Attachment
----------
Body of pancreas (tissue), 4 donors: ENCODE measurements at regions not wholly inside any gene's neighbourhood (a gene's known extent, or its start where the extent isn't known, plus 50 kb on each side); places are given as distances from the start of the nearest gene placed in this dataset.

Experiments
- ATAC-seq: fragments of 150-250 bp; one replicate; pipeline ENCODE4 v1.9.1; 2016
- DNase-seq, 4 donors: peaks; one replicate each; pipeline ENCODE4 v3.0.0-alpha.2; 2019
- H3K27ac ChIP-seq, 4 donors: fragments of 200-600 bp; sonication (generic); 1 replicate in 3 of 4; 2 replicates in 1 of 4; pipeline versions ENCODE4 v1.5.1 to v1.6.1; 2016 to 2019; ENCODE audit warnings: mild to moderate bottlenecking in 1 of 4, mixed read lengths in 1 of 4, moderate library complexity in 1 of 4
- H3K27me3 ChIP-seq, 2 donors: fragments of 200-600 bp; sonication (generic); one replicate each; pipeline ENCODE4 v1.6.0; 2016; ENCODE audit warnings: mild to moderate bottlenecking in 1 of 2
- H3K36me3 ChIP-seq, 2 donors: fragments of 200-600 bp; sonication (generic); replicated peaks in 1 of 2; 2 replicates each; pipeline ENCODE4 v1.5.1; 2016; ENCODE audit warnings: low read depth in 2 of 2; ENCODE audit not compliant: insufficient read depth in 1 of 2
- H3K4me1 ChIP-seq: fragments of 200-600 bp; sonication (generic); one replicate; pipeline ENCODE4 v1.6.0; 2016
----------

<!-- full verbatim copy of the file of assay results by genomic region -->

Body of pancreas (tissue), 4 donors: ENCODE measurements at regions not wholly inside any gene's neighbourhood (a gene's known extent, or its start where the extent isn't known, plus 50 kb on each side); places are given as distances from the start of the nearest gene placed in this dataset.

Experiments
- ATAC-seq: fragments of 150-250 bp; one replicate; pipeline ENCODE4 v1.9.1; 2016
- DNase-seq, 4 donors: peaks; one replicate each; pipeline ENCODE4 v3.0.0-alpha.2; 2019
- H3K27ac ChIP-seq, 4 donors: fragments of 200-600 bp; sonication (generic); 1 replicate in 3 of 4; 2 replicates in 1 of 4; pipeline versions ENCODE4 v1.5.1 to v1.6.1; 2016 to 2019; ENCODE audit warnings: mild to moderate bottlenecking in 1 of 4, mixed read lengths in 1 of 4, moderate library complexity in 1 of 4
- H3K27me3 ChIP-seq, 2 donors: fragments of 200-600 bp; sonication (generic); one replicate each; pipeline ENCODE4 v1.6.0; 2016; ENCODE audit warnings: mild to moderate bottlenecking in 1 of 2
- H3K36me3 ChIP-seq, 2 donors: fragments of 200-600 bp; sonication (generic); replicated peaks in 1 of 2; 2 replicates each; pipeline ENCODE4 v1.5.1; 2016; ENCODE audit warnings: low read depth in 2 of 2; ENCODE audit not compliant: insufficient read depth in 1 of 2
- H3K4me1 ChIP-seq: fragments of 200-600 bp; sonication (generic); one replicate; pipeline ENCODE4 v1.6.0; 2016